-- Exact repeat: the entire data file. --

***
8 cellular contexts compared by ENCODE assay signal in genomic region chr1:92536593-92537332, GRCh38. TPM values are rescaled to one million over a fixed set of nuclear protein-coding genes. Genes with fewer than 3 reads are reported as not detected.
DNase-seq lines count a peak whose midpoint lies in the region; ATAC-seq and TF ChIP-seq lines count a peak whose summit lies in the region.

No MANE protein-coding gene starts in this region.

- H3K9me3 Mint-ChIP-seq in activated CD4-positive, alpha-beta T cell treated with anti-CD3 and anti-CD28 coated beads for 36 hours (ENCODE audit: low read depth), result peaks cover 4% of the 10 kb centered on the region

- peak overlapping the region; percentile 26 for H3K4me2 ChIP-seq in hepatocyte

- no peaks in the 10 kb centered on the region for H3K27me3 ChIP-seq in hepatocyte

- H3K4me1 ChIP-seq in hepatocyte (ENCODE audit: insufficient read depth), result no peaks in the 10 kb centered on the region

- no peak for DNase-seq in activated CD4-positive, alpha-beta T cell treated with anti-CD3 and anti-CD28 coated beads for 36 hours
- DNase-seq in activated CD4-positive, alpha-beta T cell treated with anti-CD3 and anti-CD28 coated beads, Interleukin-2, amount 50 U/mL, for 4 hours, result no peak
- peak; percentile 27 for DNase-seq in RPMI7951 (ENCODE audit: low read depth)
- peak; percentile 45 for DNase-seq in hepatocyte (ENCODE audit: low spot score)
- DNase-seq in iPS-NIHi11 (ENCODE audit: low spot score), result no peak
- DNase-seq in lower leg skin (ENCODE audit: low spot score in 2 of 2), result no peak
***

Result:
8 cellular contexts compared by ENCODE assay signal in genomic region chr1:92536593-92537332, GRCh38. TPM values are rescaled to one million over a fixed set of nuclear protein-coding genes. Genes with fewer than 3 reads are reported as not detected.
DNase-seq lines count a peak whose midpoint lies in the region; ATAC-seq and TF ChIP-seq lines count a peak whose summit lies in the region.

No MANE protein-coding gene starts in this region.

- H3K9me3 Mint-ChIP-seq in activated CD4-positive, alpha-beta T cell treated with anti-CD3 and anti-CD28 coated beads for 36 hours (ENCODE audit: low read depth), result peaks cover 4% of the 10 kb centered on the region

- peak overlapping the region; percentile 26 for H3K4me2 ChIP-seq in hepatocyte

- no peaks in the 10 kb centered on the region for H3K27me3 ChIP-seq in hepatocyte

- H3K4me1 ChIP-seq in hepatocyte (ENCODE audit: insufficient read depth), result no peaks in the 10 kb centered on the region

- no peak for DNase-seq in activated CD4-positive, alpha-beta T cell treated with anti-CD3 and anti-CD28 coated beads for 36 hours
- DNase-seq in activated CD4-positive, alpha-beta T cell treated with anti-CD3 and anti-CD28 coated beads, Interleukin-2, amount 50 U/mL, for 4 hours, result no peak
- peak; percentile 27 for DNase-seq in RPMI7951 (ENCODE audit: low read depth)
- peak; percentile 45 for DNase-seq in hepatocyte (ENCODE audit: low spot score)
- DNase-seq in iPS-NIHi11 (ENCODE audit: low spot score), result no peak
- DNase-seq in lower leg skin (ENCODE audit: low spot score in 2 of 2), result no peak